If you look at it from a space perspective, an mtb takes up roughly 7ft x 3ft x 4ft (LxWxH) of space. So for people with limited free floor space, the question is how to cram as many bikes as possible into that space while still having any one bike accessible. Stacking them horizontally and back to front against a wall you could fit four bikes into that space - two on the floor and two above hanging on hooks of some sort. But that means you have to move two bikes if you want the one at the back. If you hang them vertically, you can get maybe three bikes into that similar space, but it means they project out into the room an extra foot as opposed to them standing horizontally and leaning against the wall. The advantage with vertical is that any one bike is a bit easier to access. So barring cost, bike storage is a compromise between taking up space and ease of access. I only spew all the obvious out as I've grappled with chaos for a while as I have multiple bikes in a perpetual state of floating all over the place and moving around to accommodate a few different things.

I think if you only have two bikes then stacking them up against wall with hooks/shelves above for gear, tools etc works really well. If you have three or four bikes then the same with two on the floor and two above and you can still have some space to hang gear. If you get above four then it gets trick. I'd guess it probably makes more sense to go vertical and alternate the height of the hooks to get them close together. Or if you have more space then you could do another horizontal stack somewhere else. I'm still holding out hope of finding a sugar momma so I can have a 1000sqft shop to store all the bikes, tools etc. and not worry about having bikes and gear in the dining room, living room, hallway and spare bedroom.

Dec. 10, 2020, 9:09 a.m.
Posts: 14
Joined: July 1, 2019

Posted by: Cheez1ts

My board I screwed into the studs has slots so I can slide the hooks around. It’s definitely a pain to get more than two bikes in, but it is possible:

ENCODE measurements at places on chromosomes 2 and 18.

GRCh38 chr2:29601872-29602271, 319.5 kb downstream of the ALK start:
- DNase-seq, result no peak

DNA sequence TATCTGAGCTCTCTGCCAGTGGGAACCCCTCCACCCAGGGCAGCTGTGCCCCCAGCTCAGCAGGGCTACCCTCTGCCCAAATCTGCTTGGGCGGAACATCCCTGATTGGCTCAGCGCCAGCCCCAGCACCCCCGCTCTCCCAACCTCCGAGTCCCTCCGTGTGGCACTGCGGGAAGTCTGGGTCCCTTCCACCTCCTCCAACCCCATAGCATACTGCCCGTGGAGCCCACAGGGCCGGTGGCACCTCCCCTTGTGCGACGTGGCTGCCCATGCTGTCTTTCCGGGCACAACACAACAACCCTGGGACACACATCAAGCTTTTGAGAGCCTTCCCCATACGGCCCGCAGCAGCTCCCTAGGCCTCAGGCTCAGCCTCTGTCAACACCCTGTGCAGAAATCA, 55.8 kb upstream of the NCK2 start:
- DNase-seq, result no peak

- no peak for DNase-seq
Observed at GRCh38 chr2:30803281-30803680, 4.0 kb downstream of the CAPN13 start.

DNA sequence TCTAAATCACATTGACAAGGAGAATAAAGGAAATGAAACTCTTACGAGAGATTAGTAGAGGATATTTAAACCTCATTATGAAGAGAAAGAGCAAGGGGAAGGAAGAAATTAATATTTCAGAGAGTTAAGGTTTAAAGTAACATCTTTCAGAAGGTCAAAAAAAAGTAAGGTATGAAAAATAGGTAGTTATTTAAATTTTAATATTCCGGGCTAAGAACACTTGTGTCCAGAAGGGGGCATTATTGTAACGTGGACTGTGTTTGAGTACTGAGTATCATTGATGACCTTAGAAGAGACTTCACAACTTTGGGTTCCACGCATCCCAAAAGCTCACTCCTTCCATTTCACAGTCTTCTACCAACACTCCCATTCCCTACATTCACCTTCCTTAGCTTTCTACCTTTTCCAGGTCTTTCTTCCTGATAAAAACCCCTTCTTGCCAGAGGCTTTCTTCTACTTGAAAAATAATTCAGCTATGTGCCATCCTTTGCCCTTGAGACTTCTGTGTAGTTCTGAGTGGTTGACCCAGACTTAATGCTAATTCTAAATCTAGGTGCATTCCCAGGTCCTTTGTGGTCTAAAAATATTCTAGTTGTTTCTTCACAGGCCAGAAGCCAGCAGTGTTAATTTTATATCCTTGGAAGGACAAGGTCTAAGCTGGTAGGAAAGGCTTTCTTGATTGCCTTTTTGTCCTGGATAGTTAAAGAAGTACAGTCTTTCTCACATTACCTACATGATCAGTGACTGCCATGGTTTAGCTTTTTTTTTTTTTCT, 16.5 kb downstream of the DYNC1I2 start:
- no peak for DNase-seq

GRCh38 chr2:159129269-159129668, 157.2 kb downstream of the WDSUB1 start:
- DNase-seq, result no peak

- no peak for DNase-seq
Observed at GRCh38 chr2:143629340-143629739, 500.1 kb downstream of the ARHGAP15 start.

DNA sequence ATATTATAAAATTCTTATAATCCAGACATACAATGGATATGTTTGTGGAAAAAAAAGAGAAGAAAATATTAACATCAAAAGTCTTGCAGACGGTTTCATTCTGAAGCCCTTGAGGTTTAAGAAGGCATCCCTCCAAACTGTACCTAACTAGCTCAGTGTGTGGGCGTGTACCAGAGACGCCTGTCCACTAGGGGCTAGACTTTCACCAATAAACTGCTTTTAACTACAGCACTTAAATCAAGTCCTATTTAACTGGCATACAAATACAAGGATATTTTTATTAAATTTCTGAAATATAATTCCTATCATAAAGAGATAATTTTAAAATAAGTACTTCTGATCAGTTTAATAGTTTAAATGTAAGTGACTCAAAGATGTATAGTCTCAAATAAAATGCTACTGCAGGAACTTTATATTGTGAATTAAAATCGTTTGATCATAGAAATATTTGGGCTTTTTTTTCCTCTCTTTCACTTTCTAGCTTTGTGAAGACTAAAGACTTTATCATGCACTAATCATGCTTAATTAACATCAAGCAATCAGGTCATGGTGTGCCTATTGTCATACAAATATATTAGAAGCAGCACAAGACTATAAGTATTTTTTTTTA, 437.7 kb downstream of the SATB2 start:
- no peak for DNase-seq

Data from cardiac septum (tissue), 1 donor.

Cheez1ts: Is that a custom built rail or a specific product? Seems similar to what I have. 

I wasn't sure if this would unearth some more interesting/unique storage designs but seems like theres the few classic solutions and not that much else.

Dec. 10, 2020, 9:24 a.m.
Posts: 803
Joined: Jan. 31, 2005

Posted by: Cheez1ts

My board I screwed into the studs has slots so I can slide the hooks around. It’s definitely a pain to get more than two bikes in, but it is possible:

That's a cool solution. If you mounted another board a little higher up the wall you could stagger the handlebars a bit and maybe that make it easier to get the bikes in and out?

Dec. 10, 2020, 9:59 a.m.
Posts: 2035
Joined: Jan. 5, 2010

It’s a standard product, I think I picked it up from Lowe’s 3 years ago now.

Craw that’s a good idea! I just moved into a new place and I was going to install the board a bit higher for the DH bike, but maybe doing two would be the better plan.


 Last edited by: Cheez1ts on Dec. 10, 2020, 9:59 a.m., edited 1 time in total.
Dec. 10, 2020, 10:46 a.m.
Posts: 350
Joined: Feb. 24, 2017

I have done the vertical storage in every apartment and house i have rented.

One tip I picked up from my buddy Dave is put a tarp behind the stud so there is no chance of muddy dirty tires damaging the wall. When I move out I just have 6 small screw holes to patch and a half ass paint job. I always get my full deposit back.

If you go to Lowes you can find the Rubbermaid FastTrack system and it is great as it allows you to slide the hooks so you can fit the bikes as tight or as far apart as you want.

Dec. 10, 2020, 1:34 p.m.
Posts: 10
Joined: March 11, 2007

Pro tip... don't install the vertical hanging hook at the height for your current bikes. in two years your bike will be too long and you'll have reinstall it higher.

Dec. 10, 2020, 1:49 p.m.
Posts: 350
Joined: Feb. 24, 2017

Posted by: J.Stubb

Pro tip... don't install the vertical hanging hook at the height for your current bikes. in two years your bike will be too long and you'll have reinstall it higher.

So true. LoL

Forum jump: